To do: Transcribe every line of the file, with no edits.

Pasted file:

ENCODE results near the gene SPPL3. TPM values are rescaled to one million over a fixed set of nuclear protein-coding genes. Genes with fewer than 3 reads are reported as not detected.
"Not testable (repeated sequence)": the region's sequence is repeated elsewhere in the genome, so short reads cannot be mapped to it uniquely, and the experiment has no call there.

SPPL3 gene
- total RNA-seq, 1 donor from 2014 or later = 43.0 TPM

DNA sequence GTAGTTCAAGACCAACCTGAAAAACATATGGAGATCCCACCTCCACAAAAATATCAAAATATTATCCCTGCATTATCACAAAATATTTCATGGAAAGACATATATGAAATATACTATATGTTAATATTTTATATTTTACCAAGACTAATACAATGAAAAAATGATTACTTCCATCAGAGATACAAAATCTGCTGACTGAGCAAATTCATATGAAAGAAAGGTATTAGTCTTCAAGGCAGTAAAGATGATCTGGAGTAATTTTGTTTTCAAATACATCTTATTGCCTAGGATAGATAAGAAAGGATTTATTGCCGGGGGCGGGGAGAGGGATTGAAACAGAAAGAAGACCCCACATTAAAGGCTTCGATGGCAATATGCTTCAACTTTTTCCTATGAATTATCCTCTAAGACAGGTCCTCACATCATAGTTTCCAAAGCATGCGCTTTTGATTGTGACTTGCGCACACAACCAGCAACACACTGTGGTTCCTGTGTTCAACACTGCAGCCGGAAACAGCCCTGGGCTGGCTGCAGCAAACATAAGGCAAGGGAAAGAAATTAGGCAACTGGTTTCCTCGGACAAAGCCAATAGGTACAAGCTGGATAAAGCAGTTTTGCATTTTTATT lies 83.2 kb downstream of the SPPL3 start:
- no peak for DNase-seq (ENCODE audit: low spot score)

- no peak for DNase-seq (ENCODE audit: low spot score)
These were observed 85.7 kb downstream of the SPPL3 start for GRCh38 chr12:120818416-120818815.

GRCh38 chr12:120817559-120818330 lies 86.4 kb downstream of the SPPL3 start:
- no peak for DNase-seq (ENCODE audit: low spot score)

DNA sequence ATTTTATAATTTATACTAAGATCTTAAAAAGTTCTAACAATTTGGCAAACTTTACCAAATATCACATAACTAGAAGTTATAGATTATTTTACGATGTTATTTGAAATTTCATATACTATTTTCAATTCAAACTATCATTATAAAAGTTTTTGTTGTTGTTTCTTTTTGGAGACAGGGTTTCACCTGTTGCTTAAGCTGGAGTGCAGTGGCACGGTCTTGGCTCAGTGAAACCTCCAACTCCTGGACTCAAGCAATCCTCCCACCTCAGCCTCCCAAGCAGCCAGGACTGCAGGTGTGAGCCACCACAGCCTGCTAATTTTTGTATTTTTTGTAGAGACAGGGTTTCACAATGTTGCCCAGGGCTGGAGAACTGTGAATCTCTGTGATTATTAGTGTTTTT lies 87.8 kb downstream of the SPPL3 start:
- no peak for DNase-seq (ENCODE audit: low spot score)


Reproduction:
ENCODE results near the gene SPPL3. TPM values are rescaled to one million over a fixed set of nuclear protein-coding genes. Genes with fewer than 3 reads are reported as not detected.
"Not testable (repeated sequence)": the region's sequence is repeated elsewhere in the genome, so short reads cannot be mapped to it uniquely, and the experiment has no call there.

SPPL3 gene
- total RNA-seq, 1 donor from 2014 or later = 43.0 TPM

DNA sequence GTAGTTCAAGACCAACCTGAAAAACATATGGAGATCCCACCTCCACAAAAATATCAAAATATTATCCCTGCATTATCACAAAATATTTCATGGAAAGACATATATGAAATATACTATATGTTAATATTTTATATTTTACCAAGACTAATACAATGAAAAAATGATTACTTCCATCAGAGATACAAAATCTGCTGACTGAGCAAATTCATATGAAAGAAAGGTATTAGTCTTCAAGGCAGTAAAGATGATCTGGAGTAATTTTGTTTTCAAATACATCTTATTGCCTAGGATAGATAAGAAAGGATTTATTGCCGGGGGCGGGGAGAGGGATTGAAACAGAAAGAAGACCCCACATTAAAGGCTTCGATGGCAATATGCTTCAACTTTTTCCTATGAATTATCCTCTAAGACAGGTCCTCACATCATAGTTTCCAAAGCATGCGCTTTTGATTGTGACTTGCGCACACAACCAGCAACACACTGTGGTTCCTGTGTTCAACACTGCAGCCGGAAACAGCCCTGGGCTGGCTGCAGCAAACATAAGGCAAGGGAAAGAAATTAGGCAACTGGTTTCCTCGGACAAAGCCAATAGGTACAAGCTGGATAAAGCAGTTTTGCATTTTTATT lies 83.2 kb downstream of the SPPL3 start:
- no peak for DNase-seq (ENCODE audit: low spot score)

- no peak for DNase-seq (ENCODE audit: low spot score)
These were observed 85.7 kb downstream of the SPPL3 start for GRCh38 chr12:120818416-120818815.

GRCh38 chr12:120817559-120818330 lies 86.4 kb downstream of the SPPL3 start:
- no peak for DNase-seq (ENCODE audit: low spot score)

DNA sequence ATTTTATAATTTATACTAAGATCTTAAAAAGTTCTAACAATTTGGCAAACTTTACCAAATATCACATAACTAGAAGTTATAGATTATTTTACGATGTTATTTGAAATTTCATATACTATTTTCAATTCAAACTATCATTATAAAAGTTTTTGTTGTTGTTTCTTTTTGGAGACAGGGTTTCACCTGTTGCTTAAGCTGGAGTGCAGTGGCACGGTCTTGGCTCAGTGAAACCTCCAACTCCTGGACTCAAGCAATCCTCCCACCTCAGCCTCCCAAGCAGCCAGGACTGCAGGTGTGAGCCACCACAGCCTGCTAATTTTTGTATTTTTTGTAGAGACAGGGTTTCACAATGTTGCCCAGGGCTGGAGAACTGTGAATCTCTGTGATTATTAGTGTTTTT lies 87.8 kb downstream of the SPPL3 start:
- no peak for DNase-seq (ENCODE audit: low spot score)